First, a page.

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Pharmacology and Treatment

Efficacy and Safety of Intralesional 5-Fluorouracil in the Treatment of Keloids

Gupta S. · Kalra A.

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Department of Dermatology, Venereology and Leprology, Postgraduate Institute of Medical Education and Research, Chandigarh, India

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Dermatology 2002;204:130–132

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Article / Publication Details

First-Page Preview
Abstract of Pharmacology and Treatment

Published online: April 27, 2002
Issue release date: 2002

Number of Print Pages: 3
Number of Figures: 0
Number of Tables: 0

ISSN: 1018-8665 (Print)
eISSN: 1421-9832 (Online)

For additional information: https://www.karger.com/DRM

Abstract

Background: The treatment of keloids remains challenging. Cryosurgery and intralesional corticosteroids have been considered as the mainstream of therapy; however, the long-term use of corticosteroids has been found to be associated with serious side effects. Intralesional 5-fluorouracil (5-FU) has only been used in one study for the treatment of hypertrophic scars and keloids, mostly in combination with other treatments. The efficacy of 5-FU as an individual therapeutic agent is unknown. Objective: To evaluate the efficacy and safety of intralesional injections of 5-FU in the treatment of small keloid lesions. Methods: Twenty-four (12 male, 12 female) consecutive patients with keloids of 6 cm or less in their maximum dimension were treated with intralesional injections of 50–150 mg 5-FU per week for a maximum of 16 injections. Results: One third (8/24, 33.3%) of the patients showed more than 75% flattening of the keloid. Three out of 8 patients (with >75% flattening) required less than 16 (13, 13 and 15) injections for achieving the desired response. Overall, about half of the patients showed more than 50% flattening of the treated keloid. A correlation with the duration of keloid was found. Six (54.5%) out of 11 patients with keloids of ≤5 years duration, in contrast to only 2 (15.4%) out of 13 patients with keloids of >5 years duration showed more than 75% flattening (p < 0.05). Side effects included pain (all patients), hyperpigmentation (all patients) and ulceration (1 patient). No difference in peripheral blood count was noted before, during and after the therapy. Conclusion: Intralesional 5-FU can be safely used for the management of small keloids of shorter duration.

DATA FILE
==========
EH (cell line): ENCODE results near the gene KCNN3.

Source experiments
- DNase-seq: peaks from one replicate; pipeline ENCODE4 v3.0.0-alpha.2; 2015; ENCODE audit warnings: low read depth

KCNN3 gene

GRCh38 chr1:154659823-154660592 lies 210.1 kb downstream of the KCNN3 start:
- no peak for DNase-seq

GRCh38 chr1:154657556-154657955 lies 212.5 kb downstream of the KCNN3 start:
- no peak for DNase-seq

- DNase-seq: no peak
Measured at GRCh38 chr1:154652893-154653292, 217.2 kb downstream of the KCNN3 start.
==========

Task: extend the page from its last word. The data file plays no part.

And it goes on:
© 2002 S. Karger AG, Basel


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    External Resources
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    External Resources

Article / Publication Details

First-Page Preview
Abstract of Pharmacology and Treatment

Published online: April 27, 2002
Issue release date: 2002

Number of Print Pages: 3
Number of Figures: 0
Number of Tables: 0

ISSN: 1018-8665 (Print)
eISSN: 1421-9832 (Online)

For additional information: https://www.karger.com/DRM


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Copyright: All rights reserved. No part of this publication may be translated into other languages, reproduced or utilized in any form or by any means, electronic or mechanical, including photocopying, recording, microcopying, or by any information storage and retrieval system, without permission in writing from the publisher.
Drug Dosage: The authors and the publisher have exerted every effort to ensure that drug selection and dosage set forth in this text are in accord with current recommendations and practice at the time of publication. However, in view of ongoing research, changes in government regulations, and the constant flow of information relating to drug therapy and drug reactions, the reader is urged to check the package insert for each drug for any changes in indications and dosage and for added warnings and precautions. This is particularly important when the recommended agent is a new and/or infrequently employed drug.
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